The trucks that brought them to the battle of Koblenz had to stop on the outskirts of Mosel-Weis. Already made clumsy by heavy combat backpacks, his squad had to manhandle a metal boat through the unlit streets of a medieval town. The planned “surprise attack” soon became one of the most widely heralded events in military history as dozens of squads just like his filled the night with cursing and clanging of steel boats being dropped onto cobblestones or run into the sides of buildings. In his words, “the only Germans that didn't know we were coming were both blind and deaf. Or in Berlin.”
      He doesn't talk much about the initial assault or the three days of house-to-house fighting that followed. He remembers the uncertain dread of not knowing if the next opponent was going to be a squad of weary men who just wanted to go home or a squad of Nazi fanatics who would willingly die if they could just strike one last blow for der Führer, or if he was the target of the ever-present snipers. He doesn't talk much about the battle for Koblenz, but he does talk a little about the German garrison's “last stand” at Fort Konstantin.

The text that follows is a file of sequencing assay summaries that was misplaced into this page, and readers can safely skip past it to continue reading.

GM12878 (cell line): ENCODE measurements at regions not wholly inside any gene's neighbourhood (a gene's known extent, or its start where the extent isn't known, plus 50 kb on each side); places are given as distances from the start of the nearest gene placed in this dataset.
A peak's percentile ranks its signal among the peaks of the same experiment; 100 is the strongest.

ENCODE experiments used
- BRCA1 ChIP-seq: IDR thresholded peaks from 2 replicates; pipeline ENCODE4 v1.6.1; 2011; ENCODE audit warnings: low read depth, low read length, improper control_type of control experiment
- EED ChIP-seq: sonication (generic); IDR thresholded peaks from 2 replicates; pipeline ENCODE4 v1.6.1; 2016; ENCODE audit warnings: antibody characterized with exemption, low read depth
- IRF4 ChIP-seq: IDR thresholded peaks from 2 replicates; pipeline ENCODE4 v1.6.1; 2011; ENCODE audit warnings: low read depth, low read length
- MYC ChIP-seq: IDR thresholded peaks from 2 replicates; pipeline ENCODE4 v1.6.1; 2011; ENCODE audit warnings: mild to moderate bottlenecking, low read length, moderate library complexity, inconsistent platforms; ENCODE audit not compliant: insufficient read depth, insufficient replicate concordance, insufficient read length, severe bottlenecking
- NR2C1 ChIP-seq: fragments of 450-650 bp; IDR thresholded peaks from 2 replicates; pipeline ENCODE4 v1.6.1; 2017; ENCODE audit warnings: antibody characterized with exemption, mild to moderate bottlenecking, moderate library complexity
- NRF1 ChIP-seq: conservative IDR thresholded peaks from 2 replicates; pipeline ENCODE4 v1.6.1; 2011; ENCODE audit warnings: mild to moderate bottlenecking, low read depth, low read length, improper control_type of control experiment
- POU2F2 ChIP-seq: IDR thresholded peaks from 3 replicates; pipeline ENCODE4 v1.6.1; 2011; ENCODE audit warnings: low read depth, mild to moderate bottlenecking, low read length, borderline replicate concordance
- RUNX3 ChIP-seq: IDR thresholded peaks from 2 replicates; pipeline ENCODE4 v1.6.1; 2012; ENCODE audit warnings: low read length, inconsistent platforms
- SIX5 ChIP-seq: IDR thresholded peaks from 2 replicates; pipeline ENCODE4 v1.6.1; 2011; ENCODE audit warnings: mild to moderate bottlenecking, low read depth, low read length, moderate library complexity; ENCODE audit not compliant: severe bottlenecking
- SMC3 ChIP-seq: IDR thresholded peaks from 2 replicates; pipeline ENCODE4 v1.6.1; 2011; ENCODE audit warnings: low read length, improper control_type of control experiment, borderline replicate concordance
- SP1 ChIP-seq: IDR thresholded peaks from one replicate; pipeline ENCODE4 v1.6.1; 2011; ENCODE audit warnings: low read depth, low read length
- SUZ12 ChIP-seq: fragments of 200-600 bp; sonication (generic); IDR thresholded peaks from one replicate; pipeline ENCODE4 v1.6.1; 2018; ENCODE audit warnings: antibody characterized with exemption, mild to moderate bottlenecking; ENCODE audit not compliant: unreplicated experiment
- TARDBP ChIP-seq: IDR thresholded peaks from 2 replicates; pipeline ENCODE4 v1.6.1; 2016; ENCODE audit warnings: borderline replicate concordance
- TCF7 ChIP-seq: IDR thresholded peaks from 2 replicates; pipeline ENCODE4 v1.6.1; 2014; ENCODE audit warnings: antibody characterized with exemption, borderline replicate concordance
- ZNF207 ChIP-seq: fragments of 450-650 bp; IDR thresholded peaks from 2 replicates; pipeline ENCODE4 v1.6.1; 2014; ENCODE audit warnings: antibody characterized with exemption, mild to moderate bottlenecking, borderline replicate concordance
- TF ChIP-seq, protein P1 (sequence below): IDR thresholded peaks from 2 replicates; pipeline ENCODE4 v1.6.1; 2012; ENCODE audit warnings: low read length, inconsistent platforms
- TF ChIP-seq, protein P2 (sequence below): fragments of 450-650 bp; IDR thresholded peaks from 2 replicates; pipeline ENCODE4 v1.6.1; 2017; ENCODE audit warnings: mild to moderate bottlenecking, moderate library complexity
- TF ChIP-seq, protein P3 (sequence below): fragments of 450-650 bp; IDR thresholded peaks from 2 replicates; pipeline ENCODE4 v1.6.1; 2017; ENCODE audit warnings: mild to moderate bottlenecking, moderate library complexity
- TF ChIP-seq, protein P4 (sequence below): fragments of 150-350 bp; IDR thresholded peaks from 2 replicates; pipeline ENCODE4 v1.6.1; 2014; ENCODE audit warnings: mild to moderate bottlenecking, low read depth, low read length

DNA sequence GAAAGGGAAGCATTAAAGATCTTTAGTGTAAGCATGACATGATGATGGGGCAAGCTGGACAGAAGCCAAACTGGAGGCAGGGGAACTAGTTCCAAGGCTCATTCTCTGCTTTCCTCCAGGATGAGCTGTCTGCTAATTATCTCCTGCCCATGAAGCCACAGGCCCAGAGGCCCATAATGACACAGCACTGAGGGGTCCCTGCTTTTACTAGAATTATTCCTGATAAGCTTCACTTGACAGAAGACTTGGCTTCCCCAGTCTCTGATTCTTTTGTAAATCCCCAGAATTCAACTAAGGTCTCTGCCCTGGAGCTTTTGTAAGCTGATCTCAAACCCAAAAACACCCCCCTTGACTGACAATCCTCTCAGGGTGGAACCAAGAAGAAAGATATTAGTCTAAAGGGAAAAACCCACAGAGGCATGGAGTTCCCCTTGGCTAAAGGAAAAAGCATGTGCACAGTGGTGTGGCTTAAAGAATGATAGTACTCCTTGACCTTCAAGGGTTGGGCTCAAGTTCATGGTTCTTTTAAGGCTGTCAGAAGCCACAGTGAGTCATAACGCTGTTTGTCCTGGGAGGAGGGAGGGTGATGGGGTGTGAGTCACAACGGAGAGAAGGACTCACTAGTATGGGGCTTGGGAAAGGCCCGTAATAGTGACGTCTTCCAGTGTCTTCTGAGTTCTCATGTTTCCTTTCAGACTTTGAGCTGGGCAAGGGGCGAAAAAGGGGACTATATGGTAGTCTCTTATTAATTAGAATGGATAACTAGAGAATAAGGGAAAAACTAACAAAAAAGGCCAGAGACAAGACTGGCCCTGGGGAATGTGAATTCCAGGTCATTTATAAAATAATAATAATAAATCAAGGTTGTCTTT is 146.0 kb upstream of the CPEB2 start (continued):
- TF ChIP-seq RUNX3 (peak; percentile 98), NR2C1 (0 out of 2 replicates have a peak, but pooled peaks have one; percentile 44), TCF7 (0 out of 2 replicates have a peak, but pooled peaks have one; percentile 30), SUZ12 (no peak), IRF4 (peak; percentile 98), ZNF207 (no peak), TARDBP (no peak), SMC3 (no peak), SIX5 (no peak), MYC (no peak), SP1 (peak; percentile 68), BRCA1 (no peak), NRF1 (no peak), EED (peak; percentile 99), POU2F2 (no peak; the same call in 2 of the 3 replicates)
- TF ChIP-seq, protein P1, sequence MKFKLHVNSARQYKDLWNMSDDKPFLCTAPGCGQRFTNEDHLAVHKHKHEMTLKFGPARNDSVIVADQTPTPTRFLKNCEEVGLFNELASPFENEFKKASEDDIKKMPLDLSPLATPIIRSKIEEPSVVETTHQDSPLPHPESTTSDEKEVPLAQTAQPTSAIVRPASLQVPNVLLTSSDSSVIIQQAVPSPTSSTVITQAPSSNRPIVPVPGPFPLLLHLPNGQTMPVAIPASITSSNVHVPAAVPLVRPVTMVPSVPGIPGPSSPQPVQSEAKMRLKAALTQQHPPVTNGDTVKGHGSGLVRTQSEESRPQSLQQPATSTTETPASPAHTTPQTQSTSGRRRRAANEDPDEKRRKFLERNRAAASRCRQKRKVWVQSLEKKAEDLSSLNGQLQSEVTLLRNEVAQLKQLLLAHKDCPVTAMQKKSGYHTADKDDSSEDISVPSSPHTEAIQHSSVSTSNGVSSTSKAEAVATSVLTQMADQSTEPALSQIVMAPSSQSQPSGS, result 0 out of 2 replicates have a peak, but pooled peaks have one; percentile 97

Hitler had made “no-retreat” a standing order. German soldiers were expected to die defending the ground they occupied and to never yield a centimeter. Surrender was not an option except in extreme cases. Because of this, the German garrison of Koblenz had not withdrawn across the Rhine and into Germany, but instead occupied an old fort built on a bluff overlooking the city. On the other side of the bluff was the confluence of the Rhine and Mosel, both uncrossable without boats, so that the garrison of Fort Konstantin was effectively trapped between the Americans and the two rivers. The Germans prepared to fight to the last man.